Realize that every little bit counts.
If you “catch” yourself in the middle of a binge, stop yourself and try to think logically. If you stop eating now, you won’t consume those extra 300 calories that you would have had if you’d finished the entire bag of chips.
Even if you think that it can’t compare to the thousands of calories you’ve already eaten, that’s not the way your body works.
Excessive calories will be stored and will need to be burned off. Might as well save yourself that extra little bit!
In addition, make sure to reward yourself after stopping. Acknowledge that you are in control of what you eat, and can stop as desired.
This will help turn the guilt into pride, thus limiting emotional comfort eating. The more you do it, the stronger you will become!
Quit starting over.
“Oops, I had way too much food during Saturday brunch. Might as well continue like this for the whole weekend and start fresh on Monday, I mean no one starts fresh on Saturday night!”
Try to realize how ridiculous this statement sounds.
It makes no difference to your body that you decide to eat healthily on a Thursday night or on a Monday morning. You don’t need to “start over” your diet every five seconds the moment you hit a minor bump in the road.
Would you tear your entire house down every time your faucet leaked or your floor-boards cracked too loudly?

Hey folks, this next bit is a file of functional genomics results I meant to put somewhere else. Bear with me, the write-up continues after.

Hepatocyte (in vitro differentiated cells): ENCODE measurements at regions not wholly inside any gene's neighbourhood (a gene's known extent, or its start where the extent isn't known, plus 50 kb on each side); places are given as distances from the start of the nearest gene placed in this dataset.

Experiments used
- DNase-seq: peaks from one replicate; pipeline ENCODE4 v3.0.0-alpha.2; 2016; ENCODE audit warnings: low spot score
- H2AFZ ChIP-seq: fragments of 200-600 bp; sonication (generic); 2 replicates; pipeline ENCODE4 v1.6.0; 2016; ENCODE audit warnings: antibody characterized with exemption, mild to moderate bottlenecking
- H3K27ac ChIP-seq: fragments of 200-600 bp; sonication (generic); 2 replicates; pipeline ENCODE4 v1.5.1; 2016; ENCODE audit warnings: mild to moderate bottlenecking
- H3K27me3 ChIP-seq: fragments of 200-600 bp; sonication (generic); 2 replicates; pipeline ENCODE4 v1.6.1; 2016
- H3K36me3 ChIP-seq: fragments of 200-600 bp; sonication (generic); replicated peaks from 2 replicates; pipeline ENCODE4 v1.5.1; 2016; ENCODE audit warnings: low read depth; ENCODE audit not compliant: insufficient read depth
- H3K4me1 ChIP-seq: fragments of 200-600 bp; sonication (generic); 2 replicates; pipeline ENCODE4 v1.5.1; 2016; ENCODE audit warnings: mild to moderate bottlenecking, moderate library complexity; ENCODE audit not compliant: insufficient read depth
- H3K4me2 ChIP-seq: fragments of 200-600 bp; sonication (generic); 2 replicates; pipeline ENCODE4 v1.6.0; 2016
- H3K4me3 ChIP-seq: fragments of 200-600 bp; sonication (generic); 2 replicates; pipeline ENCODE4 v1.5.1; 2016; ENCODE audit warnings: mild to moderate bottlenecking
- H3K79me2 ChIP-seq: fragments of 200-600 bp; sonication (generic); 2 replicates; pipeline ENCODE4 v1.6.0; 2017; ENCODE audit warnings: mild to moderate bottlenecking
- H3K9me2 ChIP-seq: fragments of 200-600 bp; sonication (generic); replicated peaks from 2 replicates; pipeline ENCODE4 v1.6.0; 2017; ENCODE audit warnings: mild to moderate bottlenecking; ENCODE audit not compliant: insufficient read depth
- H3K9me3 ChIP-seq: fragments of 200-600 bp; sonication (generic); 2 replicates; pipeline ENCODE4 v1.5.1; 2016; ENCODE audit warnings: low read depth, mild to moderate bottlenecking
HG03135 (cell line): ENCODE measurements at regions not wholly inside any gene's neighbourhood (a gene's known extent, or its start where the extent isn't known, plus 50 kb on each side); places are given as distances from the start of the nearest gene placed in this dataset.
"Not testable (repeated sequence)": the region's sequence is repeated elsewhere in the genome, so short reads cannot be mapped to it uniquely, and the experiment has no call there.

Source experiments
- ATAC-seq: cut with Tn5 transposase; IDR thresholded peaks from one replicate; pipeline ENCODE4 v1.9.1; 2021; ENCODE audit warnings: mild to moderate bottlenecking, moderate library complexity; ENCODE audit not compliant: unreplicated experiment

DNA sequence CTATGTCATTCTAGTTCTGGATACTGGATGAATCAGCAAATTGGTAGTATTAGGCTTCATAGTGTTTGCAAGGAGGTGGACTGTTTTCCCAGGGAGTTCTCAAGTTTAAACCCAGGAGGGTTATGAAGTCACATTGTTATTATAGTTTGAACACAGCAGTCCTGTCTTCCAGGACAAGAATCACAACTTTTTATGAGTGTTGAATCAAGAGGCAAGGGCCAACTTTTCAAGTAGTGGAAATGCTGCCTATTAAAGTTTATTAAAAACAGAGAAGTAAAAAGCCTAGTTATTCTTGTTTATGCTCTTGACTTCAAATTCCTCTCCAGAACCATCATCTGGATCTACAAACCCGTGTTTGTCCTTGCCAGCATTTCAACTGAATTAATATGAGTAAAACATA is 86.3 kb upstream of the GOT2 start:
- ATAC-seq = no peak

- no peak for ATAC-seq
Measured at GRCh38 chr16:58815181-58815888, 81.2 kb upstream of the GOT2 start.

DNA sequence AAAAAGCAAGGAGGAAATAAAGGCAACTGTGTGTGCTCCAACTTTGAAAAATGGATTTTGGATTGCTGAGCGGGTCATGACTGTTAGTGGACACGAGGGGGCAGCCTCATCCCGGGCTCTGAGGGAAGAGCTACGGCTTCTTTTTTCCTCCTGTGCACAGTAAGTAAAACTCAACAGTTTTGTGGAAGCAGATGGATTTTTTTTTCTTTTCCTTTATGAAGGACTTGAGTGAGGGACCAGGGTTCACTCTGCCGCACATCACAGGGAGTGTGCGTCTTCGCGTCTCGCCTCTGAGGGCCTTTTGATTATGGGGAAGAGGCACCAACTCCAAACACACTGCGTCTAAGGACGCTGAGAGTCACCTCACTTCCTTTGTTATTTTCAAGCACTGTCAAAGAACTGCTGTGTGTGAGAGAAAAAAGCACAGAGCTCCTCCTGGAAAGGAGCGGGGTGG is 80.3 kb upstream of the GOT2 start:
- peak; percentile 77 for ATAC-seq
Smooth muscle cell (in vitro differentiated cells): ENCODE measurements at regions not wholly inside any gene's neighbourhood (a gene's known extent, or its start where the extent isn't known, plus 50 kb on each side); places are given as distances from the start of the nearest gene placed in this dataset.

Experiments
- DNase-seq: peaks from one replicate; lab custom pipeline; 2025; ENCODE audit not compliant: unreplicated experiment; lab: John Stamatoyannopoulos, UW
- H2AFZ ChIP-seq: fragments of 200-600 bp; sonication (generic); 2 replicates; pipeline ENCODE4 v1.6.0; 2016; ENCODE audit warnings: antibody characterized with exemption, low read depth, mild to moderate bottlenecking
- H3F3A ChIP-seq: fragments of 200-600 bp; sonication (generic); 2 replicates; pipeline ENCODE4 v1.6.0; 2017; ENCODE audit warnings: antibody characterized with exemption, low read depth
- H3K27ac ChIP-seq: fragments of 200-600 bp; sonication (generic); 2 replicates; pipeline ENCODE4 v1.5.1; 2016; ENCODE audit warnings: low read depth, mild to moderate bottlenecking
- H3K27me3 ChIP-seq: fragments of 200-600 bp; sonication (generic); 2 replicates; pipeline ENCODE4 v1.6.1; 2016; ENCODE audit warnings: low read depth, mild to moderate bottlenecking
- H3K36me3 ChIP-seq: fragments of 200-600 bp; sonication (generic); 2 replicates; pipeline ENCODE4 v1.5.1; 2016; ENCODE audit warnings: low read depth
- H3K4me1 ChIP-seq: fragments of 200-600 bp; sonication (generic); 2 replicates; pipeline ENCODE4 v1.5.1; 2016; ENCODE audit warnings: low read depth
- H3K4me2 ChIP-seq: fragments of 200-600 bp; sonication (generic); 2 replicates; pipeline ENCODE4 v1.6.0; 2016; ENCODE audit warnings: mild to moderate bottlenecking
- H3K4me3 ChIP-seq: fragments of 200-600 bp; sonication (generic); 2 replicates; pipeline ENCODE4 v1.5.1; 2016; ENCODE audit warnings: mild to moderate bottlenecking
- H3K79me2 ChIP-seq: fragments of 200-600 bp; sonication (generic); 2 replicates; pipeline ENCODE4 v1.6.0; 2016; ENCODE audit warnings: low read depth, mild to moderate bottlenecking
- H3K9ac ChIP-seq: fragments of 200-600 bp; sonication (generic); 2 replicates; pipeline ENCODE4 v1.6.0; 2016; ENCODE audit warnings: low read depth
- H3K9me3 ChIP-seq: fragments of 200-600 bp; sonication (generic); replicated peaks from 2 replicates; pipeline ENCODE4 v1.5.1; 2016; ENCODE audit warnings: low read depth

Imagine if all of those times you’d eaten the cake, had the pizza, or indulged in the burger you’d stopped there instead of bingeing for the rest of the day.
How far would you be today?
The all-or-nothing mentality in conclusion.
The urge to have total control and reach perfectionism in our diet drives the all-or-nothing mentality. This is something many people struggle with and find difficult to stop.
Now, you know that you should let go of both diet culture and perfectionism, and be kind to yourself.
No foods should be off-limits. “Slip-ups” should be followed by healthy eating instead of quitting and starting over. This is the way for a lasting healthy lifestyle change.
If you’re interested in nutrition, its impact on our health, and the science behind it, you should definitely read How Not to Die. In this book, Doctor Michael Greger, founder of Nutrition Facts, examines the top causes of death in America and explains how your diet can prevent— and in some cases even reverse— them. His advice is all backed by science and he writes in a very clear and entertaining way. This book isn’t a list of what you already know. It will teach you the keys to living a long healthy life, in a simple and practical way, and without spending fortunes on supplements and pills!
PLUS if you want to take it a step further, you can check out the How Not to Die Cookbook to implement the advice easily!
It can be hard to find the right balance between healthy eating and dieting without becoming obsessed with food.
You’ve certainly heard about the anti-inflammatory diet before and the benefits it could have on your body.